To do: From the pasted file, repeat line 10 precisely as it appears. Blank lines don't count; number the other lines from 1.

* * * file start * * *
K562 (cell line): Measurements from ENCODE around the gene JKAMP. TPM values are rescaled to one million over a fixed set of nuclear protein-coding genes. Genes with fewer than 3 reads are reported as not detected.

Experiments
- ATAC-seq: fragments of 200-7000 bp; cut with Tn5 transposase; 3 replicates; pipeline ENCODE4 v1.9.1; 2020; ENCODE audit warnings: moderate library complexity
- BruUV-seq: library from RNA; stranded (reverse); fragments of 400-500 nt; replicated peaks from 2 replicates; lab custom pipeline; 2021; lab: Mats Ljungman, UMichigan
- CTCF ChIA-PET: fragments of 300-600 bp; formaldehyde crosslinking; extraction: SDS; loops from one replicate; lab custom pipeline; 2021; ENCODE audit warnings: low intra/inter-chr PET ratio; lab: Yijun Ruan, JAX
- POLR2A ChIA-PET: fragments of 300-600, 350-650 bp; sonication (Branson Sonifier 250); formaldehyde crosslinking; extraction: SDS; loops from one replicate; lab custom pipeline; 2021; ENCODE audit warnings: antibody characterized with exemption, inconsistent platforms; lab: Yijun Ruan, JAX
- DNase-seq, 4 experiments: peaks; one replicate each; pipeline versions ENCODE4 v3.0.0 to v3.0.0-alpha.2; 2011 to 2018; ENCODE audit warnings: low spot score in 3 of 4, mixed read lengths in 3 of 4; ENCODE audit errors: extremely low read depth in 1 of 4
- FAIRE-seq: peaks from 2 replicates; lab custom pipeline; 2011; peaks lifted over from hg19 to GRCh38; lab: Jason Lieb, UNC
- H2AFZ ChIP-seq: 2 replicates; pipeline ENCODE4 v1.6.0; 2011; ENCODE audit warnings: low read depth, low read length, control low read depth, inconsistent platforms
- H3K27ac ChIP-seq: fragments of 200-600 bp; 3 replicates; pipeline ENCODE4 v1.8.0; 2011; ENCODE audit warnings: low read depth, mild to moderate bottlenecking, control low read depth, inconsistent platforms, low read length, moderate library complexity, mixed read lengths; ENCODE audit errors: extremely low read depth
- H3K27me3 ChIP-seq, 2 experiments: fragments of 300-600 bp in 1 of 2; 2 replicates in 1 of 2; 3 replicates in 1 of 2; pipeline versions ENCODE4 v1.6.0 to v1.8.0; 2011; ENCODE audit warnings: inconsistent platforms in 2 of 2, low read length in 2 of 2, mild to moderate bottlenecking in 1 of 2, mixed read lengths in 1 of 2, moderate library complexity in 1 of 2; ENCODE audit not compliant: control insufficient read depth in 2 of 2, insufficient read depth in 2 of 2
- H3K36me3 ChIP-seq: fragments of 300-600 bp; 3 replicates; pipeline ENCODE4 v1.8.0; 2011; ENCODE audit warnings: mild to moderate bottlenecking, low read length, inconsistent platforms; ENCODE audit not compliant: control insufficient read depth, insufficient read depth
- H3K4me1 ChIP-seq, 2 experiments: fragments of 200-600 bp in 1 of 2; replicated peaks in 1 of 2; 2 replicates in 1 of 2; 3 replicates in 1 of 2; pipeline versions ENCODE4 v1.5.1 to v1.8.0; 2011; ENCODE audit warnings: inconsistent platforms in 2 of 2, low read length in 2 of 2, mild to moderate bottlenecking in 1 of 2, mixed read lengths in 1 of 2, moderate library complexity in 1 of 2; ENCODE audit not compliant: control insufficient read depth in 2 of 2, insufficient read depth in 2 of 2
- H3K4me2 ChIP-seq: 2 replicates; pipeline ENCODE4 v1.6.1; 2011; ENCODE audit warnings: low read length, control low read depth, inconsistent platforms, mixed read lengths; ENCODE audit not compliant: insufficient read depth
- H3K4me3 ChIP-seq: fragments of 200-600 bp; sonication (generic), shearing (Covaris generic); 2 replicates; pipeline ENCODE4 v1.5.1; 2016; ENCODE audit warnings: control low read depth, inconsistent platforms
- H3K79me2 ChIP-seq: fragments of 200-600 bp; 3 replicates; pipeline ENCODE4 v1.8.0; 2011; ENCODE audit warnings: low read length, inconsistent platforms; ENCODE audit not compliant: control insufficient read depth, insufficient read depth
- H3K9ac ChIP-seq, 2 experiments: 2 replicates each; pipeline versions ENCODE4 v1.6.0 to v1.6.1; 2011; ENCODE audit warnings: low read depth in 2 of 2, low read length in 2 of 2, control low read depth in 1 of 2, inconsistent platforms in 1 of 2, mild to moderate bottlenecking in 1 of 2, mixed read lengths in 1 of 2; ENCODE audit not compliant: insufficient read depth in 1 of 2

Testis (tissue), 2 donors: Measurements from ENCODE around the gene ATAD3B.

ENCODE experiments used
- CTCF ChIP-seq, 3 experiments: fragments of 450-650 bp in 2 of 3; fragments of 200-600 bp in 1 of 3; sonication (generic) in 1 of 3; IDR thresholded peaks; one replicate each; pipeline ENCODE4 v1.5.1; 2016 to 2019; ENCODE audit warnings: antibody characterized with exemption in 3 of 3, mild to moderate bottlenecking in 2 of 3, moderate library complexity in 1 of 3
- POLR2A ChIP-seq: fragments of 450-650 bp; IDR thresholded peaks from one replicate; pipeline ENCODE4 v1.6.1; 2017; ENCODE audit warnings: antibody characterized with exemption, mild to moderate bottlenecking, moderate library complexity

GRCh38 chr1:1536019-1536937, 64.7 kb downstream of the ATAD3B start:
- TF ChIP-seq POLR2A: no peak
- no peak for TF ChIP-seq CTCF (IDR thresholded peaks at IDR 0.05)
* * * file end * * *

- H3K27ac ChIP-seq: fragments of 200-600 bp; 3 replicates; pipeline ENCODE4 v1.8.0; 2011; ENCODE audit warnings: low read depth, mild to moderate bottlenecking, control low read depth, inconsistent platforms, low read length, moderate library complexity, mixed read lengths; ENCODE audit errors: extremely low read depth